By Isaac Roque:
“Dilli jo ik sheher tha aalam me intekhab
rehte the muntakhib hi jahan rozgaar ke
Jis ko falak ne loot ke veeran kar diya
Hum rehne wale hain usi ujde dayar ke.”
(Delhi, that was a city unique in the world, Where lived only the chosen of the time
Fate has looted it and made it deserted, I belong to that very destroyed city)
These words, penned by an Urdu poet many years ago, echo my disappointment at the Government’s recent withdrawal of Delhi’s nomination for the title of UNESCO World Heritage City. I spent most of my childhood living ‘Yamuna paar‘, growing up in the suburban shadow of the Capital, a world away from her charms and contradictions, yet within close reach of her aura. Regular trips to Dilli always left me wanting more.
Later on, as I grew older, I would travel around this historic city, much like a tourist rather than a native; chalking out plans for different monuments each time, reading up on the history of each monument, mapping my routes and taking my time to soak in the indulgent details of every space. Here was a wealth of such grandeur and immensity, powerful influences from countries beyond its shores, all fusing into a glorious amalgam against the backdrop of all that chaos, heat and dust.Delhi, as a capital city has more than earned her place as a heritage city in every sense of the word. The past comes alive here every day, it is not some ancient relic, it enjoys an intangible presence in the aromas, the noise and the overwhelming cultural diversity that is so characteristic, and predates that of most modern metropolises. Age has not wearied her, modernity and history are at the heart of Delhi’s vitality.
When friends from abroad visited us, their sense of wonder was paralleled by my own as I rediscovered what had always been right under my nose. Perhaps, years of separation in ‘phoren‘ lands, had rekindled that wonder. From the unrestrained extravagance of colonial monuments, to the majestic edifices left behind by the Mughals & their predecessors; churches, mosques & temples, bazaars and malls, centuries old street food served fresh, tombs & traffic jams, cars & rickshaws swimming past old ruins, the pristine gardens a far cry from the littered streets: each of these an essential component of Delhi’s paradoxical allure.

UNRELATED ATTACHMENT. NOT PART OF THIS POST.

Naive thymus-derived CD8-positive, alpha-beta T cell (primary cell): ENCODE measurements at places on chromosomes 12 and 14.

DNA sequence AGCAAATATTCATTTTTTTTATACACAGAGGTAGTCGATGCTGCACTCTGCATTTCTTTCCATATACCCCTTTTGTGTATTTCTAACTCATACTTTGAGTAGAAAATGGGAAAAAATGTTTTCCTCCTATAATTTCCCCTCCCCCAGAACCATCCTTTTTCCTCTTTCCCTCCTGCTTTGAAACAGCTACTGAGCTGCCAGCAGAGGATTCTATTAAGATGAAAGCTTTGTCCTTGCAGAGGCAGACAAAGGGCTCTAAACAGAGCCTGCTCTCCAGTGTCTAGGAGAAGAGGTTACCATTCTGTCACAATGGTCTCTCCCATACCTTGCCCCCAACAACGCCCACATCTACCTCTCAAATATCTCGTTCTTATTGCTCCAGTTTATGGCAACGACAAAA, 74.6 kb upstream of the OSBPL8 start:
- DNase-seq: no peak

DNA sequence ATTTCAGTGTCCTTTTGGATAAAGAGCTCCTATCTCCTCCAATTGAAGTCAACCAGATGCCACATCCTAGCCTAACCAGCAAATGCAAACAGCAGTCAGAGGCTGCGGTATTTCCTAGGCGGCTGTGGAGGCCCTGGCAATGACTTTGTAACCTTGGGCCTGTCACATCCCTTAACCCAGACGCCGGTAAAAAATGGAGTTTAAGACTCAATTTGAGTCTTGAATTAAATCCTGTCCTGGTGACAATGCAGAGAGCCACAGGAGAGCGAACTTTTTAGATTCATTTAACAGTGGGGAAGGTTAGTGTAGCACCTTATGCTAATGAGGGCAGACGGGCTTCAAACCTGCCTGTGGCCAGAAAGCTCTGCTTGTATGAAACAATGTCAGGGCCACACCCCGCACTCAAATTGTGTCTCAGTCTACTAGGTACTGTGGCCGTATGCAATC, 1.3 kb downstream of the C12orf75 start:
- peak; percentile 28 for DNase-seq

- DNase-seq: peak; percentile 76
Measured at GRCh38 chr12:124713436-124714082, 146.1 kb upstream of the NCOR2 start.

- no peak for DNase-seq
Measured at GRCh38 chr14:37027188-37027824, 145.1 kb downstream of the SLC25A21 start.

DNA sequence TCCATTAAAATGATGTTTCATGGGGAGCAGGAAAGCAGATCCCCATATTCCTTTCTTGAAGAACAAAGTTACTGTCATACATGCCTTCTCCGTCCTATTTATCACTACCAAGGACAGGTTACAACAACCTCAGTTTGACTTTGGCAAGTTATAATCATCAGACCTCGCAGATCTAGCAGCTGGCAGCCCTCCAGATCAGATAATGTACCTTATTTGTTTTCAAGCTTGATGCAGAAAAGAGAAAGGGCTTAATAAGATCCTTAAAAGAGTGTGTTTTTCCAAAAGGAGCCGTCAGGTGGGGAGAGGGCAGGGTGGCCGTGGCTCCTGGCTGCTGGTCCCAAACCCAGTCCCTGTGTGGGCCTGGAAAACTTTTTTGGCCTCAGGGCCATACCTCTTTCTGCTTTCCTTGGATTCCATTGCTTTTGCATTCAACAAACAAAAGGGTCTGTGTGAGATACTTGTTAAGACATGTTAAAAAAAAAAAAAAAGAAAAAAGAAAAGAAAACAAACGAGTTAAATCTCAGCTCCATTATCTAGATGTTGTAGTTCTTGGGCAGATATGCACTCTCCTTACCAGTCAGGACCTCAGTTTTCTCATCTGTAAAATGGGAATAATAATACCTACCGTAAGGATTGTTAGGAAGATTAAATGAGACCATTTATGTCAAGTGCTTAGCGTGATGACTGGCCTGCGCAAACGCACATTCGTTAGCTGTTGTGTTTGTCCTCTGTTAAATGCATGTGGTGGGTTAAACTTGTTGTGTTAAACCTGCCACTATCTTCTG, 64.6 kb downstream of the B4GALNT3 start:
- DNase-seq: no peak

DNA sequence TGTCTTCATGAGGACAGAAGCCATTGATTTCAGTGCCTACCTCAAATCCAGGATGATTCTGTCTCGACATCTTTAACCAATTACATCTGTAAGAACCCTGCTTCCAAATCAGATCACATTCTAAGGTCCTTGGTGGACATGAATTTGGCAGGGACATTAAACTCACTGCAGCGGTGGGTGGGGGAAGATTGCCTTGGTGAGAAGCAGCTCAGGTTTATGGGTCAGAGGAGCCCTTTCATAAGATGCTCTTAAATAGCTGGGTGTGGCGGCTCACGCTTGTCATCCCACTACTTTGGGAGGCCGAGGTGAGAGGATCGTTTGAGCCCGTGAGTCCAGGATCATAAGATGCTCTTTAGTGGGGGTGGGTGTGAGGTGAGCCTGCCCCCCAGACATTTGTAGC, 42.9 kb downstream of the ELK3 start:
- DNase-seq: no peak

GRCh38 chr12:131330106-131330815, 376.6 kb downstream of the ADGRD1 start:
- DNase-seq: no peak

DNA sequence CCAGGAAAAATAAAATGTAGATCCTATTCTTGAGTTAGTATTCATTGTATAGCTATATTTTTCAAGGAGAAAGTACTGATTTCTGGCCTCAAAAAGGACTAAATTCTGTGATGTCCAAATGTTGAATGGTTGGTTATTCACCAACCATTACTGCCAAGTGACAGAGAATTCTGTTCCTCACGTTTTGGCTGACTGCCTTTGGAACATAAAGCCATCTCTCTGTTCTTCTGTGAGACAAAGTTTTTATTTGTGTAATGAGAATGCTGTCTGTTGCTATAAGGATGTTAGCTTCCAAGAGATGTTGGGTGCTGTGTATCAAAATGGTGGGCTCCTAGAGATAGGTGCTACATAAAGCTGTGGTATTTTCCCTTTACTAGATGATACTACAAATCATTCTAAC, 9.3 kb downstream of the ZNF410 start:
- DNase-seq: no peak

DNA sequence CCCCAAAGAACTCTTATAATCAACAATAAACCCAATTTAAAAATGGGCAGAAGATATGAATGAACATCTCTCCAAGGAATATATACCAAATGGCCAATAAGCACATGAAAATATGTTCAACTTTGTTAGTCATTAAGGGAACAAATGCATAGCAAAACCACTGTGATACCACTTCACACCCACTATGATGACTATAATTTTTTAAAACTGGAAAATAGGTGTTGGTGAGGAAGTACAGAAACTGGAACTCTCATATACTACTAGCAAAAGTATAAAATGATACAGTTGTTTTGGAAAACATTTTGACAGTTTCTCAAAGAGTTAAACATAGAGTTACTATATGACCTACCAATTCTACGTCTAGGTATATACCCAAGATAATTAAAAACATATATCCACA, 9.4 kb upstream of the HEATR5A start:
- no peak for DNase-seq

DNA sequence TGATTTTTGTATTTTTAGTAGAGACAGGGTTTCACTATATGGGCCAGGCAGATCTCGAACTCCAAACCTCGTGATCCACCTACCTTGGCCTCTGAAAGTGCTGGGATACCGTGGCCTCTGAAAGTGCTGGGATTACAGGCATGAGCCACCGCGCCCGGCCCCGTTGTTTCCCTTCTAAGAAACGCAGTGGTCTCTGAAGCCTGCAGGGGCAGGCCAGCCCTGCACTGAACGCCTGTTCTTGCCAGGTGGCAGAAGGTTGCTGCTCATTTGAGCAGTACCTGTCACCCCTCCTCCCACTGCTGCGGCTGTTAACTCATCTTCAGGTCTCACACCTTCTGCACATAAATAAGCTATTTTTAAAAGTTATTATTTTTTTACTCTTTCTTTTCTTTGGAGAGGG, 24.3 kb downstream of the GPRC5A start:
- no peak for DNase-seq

Imagine my horror then, on learning that the Centre recently decided that Delhi would not be given a chance to be awarded the distinction of being a heritage city. It is not about the validation this tag brings, but rather the threat that ensues from such a decision. It has been said that this decision was taken due to concerns about urban development, and the consequent restrictions such a tag would have brought. While such concerns are justified, it has to be said that being a World Heritage City does not seem to have significantly hindered urban development in the other capital cities who enjoy this title. With this title, any urban development would have required careful consideration and planning, but without such protective measures, Delhi’s extraordinary heritage once more stands at the mercy of the powers that be.
Despite ongoing renovation at many major sites, the conservation of many of our monuments leaves much to be desired. The examples are numerous and the state of apathy they lie in, is deplorable. Some of these buildings are barely recognizable, due to encroachment or sheer neglect. Besides having enormous potential for tourism, these pearls of splendor are an integral part of Delhi’s identity, and once lost, they are lost forever. In a world where urban landscapes are becoming sterile, and differ little from each other, these elements from bygone days infuse vigour and variety. My only hope is that we will not abandon this rich legacy of our collective past, to a future of indifference.
Featured image credit: Rajkumar/Flickr